냐\니, 죠\지요\ 잖아? =\ I know '냐\니' have SOMETHING to do with questions but, I don't get it. Can someone tell me when It's used? And, how do you use '잖아'? It means negative or something but I don't get it.. Like how is, "니가 너무 사랑했잖아" different from "니가 너무 사랑했어"? Also, can someone verify this for me; You use '죠\지요" when you are asking something you don't expect an answer to, right? like "그는 너무 귀여운죠?" I also sometimes see it in sentences that aren't questions, so, when exactly IS it used? ><' 감사합니다~
May 24, 2010 7:29 PM
Answers · 3
'냐/니' means same with '어/습니까/요' I wrote a letter to my friend last night. After a few days my friend ask me. "Did you write a letter?" 편지 썼어? 편지 썼냐? (It used between very close friends when they are student. If you graduate from school, don't use it) 편지 썼어? (It usded be friends or talk to a junior) 편지 썼니? (same with 썼어? but it has image of feminine expression ) 편지 썼어요? (talk to a stranger or superior) 편지 썼습니까? (formal) 2. I'm drawing a picture. Someone asks me "What are you drawing?" (무엇을 그리고 있습니까?) (friend) 무엇을 그리고 있니(있냐)(있어)? 3. I plan to trip this week. My friend ask me "What are you going to to this weekend?" (너는 이번 주말에 무엇을 할 거야(거니,거냐)?) 잖아 usually used for interjection and have intention of insistence to make sure. Interjiction. You ordered the steak but wrong dish is served. You can say yourself, 이 것은 (내가 주문했던 고기가) 아니잖아! (This is not steak!) and also you can talk to waiter "이 것은 내가 주문했던 고기가 아니잖아요!" 죠/지요 He is so cute, right? 그는 너무 귀여워요, 그렇죠? (그는 너무 귀엽죠?)
May 25, 2010
뭐하니/뭐하냐 What are you doing? People in regional provinces rarely use -니 since it sounds goody-goody. They use -냐 more often, so do I. I might use -니 when I'm upset(like "너 같으면 기분 좋겠니?") or I talk to a little kid. -잖아 is used to inform someone of something they're not aware of although they are supposed to be. 나 자고 있었어. I was sleeping. 나 자고 있었잖아. I was sleeping, wasn't I? (imlplies something like "Why did you wake me up?" or "So I didn't know you came in" etc, depending on the situation) Also, you can use -잖아 when you're upset. A : (watching TV) B : (stands before A, so A can't watch TV) A : 야, 비켜. 안 보이잖아. Hey, move over. I can't watch TV(Why are you standing there?). 안 보여 would be a nicer say of speaking, but if you're close friends, none of you will take offense at it. Though you could be screwed if your friend had a bad day. About 죠/지요, A₁: 그 강아지 귀여워요? Is the puppy cute? B₁: 아뇨. No. A₂: 그 강아지 귀엽죠? Is the puppy cute, isn't? (I think the puppy is cute and I'm sort of sure you think so.) B₂: 아뇨. No. A₂will be more disappointed. In assertive sentences, 죠/지(요) implies your attitude toward what you say. A : 안 졸려? Aren't you sleepy? B₁: 졸려. I am. B₂: 졸리지. I am. (and it's natural for me to feel sleepy)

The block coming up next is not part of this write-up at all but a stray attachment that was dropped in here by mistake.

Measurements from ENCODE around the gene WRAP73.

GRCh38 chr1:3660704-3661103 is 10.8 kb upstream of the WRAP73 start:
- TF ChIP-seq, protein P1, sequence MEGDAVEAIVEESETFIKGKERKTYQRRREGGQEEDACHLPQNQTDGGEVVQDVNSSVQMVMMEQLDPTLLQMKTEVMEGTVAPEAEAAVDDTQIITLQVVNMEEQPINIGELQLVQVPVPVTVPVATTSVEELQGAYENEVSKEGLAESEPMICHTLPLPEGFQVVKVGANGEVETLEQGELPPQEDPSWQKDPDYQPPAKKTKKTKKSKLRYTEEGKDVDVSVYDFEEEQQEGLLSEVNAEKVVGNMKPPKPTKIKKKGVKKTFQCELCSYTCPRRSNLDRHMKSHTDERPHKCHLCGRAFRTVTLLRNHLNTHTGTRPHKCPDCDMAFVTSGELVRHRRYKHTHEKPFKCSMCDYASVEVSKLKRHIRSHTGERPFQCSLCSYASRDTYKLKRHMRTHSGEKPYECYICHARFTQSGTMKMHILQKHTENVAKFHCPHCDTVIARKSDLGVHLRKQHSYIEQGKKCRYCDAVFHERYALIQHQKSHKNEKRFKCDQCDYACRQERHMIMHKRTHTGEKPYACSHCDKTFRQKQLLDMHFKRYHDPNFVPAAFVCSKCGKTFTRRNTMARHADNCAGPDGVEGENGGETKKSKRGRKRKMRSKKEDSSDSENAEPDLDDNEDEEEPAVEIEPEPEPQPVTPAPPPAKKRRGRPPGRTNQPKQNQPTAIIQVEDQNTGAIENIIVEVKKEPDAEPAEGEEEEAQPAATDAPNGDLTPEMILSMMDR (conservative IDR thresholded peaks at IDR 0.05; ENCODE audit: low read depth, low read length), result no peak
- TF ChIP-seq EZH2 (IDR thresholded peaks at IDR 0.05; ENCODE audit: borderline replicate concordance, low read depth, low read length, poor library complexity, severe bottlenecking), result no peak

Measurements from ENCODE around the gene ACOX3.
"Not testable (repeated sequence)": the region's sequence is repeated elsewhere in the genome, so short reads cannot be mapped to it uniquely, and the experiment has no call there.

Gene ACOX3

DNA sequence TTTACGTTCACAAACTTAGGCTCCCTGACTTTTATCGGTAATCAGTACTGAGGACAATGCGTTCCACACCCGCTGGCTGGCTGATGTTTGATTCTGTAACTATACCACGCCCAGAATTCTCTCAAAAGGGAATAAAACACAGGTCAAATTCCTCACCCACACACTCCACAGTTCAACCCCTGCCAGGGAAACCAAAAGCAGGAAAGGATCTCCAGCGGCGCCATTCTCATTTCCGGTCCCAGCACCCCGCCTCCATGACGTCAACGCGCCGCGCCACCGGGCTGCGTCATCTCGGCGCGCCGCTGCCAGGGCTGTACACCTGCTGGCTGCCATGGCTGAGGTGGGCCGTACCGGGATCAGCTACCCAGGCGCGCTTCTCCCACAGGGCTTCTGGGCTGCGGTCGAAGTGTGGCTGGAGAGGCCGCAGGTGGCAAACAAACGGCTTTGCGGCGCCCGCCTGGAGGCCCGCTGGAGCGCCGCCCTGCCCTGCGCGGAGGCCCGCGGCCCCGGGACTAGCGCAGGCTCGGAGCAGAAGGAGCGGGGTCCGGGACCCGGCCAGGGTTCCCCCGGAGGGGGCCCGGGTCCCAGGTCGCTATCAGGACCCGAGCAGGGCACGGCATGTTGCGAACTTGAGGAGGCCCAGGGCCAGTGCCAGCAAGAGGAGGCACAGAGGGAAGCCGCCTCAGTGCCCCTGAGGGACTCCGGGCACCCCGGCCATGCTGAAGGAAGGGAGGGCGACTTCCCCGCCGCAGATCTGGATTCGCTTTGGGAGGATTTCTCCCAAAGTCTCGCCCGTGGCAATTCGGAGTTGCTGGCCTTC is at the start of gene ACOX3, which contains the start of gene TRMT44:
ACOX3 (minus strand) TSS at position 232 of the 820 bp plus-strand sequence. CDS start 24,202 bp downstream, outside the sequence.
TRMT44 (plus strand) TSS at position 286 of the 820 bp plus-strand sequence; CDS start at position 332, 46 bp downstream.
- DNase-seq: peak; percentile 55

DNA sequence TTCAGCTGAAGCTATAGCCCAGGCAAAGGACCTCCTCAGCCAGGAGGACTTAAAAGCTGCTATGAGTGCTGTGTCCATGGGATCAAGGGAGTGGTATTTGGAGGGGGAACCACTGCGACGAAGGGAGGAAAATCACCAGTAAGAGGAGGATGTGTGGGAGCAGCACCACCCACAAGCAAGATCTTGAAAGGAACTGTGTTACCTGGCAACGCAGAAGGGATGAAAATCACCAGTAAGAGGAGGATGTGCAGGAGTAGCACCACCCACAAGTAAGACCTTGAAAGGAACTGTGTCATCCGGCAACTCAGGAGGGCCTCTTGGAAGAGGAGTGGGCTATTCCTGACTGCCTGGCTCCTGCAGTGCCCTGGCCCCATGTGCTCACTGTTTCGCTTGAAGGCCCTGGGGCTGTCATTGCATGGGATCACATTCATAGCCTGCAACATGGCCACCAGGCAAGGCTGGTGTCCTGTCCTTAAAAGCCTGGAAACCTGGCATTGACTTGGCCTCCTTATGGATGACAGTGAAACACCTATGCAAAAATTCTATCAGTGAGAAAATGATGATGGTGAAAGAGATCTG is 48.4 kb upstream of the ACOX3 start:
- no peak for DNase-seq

May 26, 2010
Haha... you seem very curious in Koean.. that's good though :P You can just think of 냐/니? as a question form for your friends of the same age or younger Ex) 밥 먹었니/냐? (past), 얘가 네 친구니/냐?(present), 너 거기 갈거니/냐?(future) You can put polite forms instead of 니/냐? like 밥 먹었습니까?/먹었어요?/먹으셨어요?,etc.. 잖아 is like a tag question.. when you expect someone's answer or seek their agreement. Ex) 니가 너무 사랑했잖아? implies>>(아니야?/맞지?) the talker thinks it's true that they loved sb much. 너가 그랬잖아? you did that, (didn't you)? 내가 너보다 일 더 많이 하잖아? I work more than you! (아냐?/맞지?) 죠/지요 also used as similar as above 그 여자 너무 예쁘죠/지요? implies (isn't she?) >>we hardly use 지요, just say 죠 Not in questions, 당연히 내가 그랬죠. Of course I did that! 이 그림 누가 그린거니? 내가 그렸죠. Who drew this picture? I did. 밥 먹었어? 밥 먹었죠, 지금 시간이 몇 신데..Did you have a meal? Yes, of course. What time do you think it is now! >Answers are expected to be obvious, natural.. so that 죠 implies exclamation
May 25, 2010
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